In the investigation of the girlfriend of an Armenian gang member in California, a new problem faced police in getting information from her: they could not unlock her iPhone with the fingerprinting sensor. A judge in the county signed off that the investigators could force the suspect to press her fingerprint to the phone, in hopes they would be able to access vital information from her device. However, the coercive tactics did not work, even after the suspect used all ten fingerprints, and she claimed the phone was not hers after the officers asked for a passcode.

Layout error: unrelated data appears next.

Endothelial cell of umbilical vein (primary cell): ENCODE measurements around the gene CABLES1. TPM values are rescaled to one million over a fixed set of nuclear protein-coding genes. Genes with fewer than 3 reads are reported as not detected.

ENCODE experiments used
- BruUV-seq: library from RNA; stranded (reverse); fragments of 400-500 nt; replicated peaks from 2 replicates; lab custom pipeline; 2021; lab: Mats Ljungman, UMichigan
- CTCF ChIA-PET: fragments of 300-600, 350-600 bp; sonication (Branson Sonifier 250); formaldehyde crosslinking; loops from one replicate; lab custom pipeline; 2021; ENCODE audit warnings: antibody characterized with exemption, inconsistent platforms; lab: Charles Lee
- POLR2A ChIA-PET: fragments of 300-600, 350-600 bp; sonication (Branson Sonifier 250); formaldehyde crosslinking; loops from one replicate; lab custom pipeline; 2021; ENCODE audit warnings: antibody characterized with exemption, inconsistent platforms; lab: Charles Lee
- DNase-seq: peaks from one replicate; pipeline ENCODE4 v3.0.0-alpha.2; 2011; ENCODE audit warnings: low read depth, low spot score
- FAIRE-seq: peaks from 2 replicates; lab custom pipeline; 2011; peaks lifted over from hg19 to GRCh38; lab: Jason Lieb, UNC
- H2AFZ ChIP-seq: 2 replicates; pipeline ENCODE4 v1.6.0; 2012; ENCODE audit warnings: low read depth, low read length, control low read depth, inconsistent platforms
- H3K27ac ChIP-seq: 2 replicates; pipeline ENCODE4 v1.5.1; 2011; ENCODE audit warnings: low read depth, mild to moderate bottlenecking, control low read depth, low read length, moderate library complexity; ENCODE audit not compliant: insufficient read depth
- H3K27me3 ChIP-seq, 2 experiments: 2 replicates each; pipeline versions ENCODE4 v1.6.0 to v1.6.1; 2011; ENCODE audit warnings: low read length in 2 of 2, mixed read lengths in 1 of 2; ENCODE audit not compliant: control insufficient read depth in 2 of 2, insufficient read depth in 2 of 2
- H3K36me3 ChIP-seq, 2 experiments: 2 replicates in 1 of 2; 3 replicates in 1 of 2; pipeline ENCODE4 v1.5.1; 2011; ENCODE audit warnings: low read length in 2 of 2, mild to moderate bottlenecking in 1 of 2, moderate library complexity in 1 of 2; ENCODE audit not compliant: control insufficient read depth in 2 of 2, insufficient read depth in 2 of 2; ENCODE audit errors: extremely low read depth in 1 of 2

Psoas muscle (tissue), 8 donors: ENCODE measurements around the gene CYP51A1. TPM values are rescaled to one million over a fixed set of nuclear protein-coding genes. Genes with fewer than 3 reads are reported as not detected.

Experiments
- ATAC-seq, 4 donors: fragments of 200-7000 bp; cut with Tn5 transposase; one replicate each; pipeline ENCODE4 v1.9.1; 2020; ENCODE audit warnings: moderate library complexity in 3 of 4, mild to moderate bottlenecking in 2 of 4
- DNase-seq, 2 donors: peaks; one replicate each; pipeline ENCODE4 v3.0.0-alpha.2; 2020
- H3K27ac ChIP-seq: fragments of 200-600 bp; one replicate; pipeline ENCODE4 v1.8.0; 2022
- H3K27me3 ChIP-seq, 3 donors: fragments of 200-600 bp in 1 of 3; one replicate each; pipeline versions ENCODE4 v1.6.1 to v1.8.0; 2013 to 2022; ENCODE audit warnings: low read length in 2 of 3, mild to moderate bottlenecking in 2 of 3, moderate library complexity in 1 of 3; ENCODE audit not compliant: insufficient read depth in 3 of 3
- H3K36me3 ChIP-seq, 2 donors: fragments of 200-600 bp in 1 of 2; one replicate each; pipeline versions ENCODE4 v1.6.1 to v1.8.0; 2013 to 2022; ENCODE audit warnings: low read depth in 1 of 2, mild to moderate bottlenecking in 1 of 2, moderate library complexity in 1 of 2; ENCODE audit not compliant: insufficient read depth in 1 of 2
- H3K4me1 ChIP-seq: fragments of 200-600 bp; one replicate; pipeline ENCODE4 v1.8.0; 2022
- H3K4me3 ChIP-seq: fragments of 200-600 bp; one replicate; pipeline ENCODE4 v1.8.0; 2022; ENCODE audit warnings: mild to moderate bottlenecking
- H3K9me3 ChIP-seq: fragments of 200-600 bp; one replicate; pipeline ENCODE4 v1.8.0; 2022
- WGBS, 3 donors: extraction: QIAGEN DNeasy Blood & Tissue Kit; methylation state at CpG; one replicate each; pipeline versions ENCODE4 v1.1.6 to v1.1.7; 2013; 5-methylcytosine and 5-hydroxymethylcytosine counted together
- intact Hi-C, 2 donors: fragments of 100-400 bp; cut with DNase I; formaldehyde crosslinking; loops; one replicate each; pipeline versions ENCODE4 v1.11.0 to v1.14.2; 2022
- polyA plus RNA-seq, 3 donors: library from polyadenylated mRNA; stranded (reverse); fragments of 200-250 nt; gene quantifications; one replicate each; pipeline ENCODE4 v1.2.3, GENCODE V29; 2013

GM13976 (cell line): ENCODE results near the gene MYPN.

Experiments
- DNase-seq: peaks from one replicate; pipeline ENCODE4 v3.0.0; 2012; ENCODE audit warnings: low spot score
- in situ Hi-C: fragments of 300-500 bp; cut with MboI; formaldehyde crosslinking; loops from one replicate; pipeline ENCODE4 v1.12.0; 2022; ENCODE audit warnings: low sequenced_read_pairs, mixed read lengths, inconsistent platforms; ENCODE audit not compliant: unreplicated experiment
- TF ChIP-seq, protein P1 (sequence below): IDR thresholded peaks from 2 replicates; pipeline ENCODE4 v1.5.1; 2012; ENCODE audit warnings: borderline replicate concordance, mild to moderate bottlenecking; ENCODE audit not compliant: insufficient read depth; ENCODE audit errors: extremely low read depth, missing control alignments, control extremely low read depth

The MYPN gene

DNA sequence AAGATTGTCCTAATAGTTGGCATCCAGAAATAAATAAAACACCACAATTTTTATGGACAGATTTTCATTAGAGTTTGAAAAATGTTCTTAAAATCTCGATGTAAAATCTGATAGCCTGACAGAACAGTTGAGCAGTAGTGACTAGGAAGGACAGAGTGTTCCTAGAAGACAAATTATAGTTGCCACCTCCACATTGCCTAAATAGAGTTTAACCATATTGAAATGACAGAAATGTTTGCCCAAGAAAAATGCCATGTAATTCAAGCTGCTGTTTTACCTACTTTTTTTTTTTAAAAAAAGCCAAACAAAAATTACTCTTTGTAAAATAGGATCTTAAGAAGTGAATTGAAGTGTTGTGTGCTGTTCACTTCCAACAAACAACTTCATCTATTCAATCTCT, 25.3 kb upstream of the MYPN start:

This case, combined with another similar situation in Virginia, raises the question of whether or not law enforcement should be able to unlock devices with suspects’ fingerprints. While giving up a password is not allowed because it forces the accused person to forcibly speak against him or herself, obtaining a fingerprint for a phone is considered to be as acceptable as giving up a photo or height measurement. It may be a complex ethical issue for judges to consider in the near future, as giving up one’s fingerprint is essentially a testimony that they own the data on the device.